NACE MR0175/ISO 15156-2 standard provides test conditions and acceptance criteria to evaluate the resistance of carbon and low-alloy steels to hydrogen-induced cracking (HIC). The second option proposed by this standard offers a large flexibility on the choice of test parameters (pH, H2S partial pressure, and test duration), with zero tolerance to HIC initiation as an acceptance condition. The present modeling work is a contribution for a better understanding on how the test parameters and inclusion size can influence HIC initiation, and is therefore of potential interest for both steel makers and end-users. A model able to link the test operating parameters (pH, partial pressure of H2S, and temperature) to the maximum hydrogen pressure generated in the microstructural defects is proposed. The model results are then used to back calculate the minimum fracture toughness below which HIC extends. A minimum fracture toughness of 400 MPa√mm, at the segregation zone, prevents HIC occurrence and leads to successfully pass the HIC qualification test, even under extreme test conditions. The computed results show that the maximum generated pressure can reach up to 1,500 MPa. The results emphasize that the H2S partial pressure and test temperature can both have a strong influence on the final test results, whereas the influence of the pH of the test solution is less significant.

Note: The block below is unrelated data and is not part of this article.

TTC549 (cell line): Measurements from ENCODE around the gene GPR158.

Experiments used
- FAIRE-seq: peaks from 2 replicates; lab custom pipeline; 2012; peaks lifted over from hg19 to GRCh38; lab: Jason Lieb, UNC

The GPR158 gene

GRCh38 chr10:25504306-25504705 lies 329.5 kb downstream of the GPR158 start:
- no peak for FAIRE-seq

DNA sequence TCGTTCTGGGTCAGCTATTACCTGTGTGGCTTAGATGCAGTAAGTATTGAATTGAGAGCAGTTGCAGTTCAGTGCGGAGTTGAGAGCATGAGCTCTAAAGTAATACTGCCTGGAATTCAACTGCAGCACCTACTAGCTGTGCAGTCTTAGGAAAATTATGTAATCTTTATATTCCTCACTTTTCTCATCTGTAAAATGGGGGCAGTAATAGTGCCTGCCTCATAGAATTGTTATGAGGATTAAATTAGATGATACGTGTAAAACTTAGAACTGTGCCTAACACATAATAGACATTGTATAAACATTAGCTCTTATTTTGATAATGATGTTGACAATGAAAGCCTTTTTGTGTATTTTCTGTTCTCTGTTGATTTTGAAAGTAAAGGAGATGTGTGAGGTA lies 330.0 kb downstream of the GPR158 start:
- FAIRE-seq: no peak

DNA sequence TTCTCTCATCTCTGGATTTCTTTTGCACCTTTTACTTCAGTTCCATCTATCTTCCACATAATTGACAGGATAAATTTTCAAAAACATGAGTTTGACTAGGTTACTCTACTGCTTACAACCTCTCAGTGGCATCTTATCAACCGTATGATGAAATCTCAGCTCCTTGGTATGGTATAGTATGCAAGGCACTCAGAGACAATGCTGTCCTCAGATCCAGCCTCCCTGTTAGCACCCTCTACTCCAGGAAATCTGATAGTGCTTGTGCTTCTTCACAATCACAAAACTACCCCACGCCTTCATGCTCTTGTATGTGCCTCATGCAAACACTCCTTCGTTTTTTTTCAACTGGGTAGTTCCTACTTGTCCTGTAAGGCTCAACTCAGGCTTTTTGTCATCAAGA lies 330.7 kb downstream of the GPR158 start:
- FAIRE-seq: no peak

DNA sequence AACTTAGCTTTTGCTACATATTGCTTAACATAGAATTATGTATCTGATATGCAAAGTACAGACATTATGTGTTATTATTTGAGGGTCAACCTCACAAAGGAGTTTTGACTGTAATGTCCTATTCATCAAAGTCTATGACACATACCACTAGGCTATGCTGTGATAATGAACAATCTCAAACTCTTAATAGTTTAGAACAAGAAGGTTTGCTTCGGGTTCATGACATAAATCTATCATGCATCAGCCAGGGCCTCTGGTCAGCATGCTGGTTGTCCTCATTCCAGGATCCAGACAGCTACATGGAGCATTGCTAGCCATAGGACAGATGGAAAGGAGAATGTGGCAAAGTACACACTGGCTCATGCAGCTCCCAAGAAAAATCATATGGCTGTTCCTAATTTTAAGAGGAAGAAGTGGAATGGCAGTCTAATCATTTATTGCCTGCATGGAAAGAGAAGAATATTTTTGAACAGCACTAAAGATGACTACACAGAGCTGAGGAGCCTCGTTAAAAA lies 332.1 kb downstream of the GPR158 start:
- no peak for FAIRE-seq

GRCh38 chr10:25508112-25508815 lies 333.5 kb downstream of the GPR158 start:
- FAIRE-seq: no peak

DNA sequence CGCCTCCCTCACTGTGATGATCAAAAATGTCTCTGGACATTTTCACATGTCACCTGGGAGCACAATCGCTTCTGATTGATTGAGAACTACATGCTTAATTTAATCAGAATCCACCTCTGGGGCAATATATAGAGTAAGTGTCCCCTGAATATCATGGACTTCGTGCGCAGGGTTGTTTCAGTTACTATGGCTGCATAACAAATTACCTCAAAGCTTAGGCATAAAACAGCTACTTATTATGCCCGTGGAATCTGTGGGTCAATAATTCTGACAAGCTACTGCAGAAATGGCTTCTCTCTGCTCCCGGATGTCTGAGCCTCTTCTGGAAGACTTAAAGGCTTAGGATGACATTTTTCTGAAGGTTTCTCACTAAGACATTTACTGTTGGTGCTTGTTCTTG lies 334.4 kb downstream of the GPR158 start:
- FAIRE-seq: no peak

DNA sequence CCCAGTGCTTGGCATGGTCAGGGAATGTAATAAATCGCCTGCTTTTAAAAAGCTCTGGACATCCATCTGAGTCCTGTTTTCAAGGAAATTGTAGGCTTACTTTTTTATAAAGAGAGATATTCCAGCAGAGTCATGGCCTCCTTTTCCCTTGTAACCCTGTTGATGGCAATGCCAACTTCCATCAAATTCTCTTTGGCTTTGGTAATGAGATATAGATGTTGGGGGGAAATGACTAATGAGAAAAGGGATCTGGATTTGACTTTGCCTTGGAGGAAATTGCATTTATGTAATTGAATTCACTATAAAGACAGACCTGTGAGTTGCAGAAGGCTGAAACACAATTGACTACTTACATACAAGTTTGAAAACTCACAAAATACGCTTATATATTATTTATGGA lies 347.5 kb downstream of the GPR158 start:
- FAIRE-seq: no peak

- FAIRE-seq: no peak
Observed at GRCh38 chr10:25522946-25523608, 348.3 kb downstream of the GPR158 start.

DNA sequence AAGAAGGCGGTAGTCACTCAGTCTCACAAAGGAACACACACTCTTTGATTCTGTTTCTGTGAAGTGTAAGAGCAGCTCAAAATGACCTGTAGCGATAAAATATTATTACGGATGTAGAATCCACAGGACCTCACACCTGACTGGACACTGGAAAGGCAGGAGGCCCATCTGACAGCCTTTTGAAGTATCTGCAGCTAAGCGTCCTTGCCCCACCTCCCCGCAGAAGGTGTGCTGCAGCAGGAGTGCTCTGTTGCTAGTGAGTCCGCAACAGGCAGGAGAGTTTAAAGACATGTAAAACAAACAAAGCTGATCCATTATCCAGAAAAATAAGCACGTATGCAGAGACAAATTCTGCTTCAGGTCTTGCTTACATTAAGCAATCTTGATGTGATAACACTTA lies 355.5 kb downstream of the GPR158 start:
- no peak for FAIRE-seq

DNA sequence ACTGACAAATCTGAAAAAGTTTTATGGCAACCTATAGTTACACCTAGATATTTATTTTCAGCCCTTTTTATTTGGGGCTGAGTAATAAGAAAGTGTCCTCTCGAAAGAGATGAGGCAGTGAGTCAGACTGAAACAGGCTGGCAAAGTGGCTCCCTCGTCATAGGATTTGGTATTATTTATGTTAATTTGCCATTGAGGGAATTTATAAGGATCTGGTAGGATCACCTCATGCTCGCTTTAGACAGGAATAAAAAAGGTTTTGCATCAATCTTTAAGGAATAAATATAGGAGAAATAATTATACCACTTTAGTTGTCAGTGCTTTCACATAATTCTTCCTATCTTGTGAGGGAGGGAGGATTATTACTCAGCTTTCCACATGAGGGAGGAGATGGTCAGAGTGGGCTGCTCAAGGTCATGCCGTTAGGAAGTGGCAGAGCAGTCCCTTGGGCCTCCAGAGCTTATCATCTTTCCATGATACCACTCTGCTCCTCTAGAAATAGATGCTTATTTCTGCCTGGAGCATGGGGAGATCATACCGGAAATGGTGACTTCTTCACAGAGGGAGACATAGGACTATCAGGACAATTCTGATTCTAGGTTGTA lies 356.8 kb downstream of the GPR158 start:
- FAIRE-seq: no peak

Model of Parameters Controlling Resistance of Pipeline Steels to Hydrogen-Induced Cracking
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A. Traidia, A.M. El-Sherik, S. Duval, G. Lubineau, J. El-Yagoubi; Model of Parameters Controlling Resistance of Pipeline Steels to Hydrogen-Induced Cracking. CORROSION 1 January 2014; 70 (1): 87–94. doi: https://doi.org/10.5006/1056
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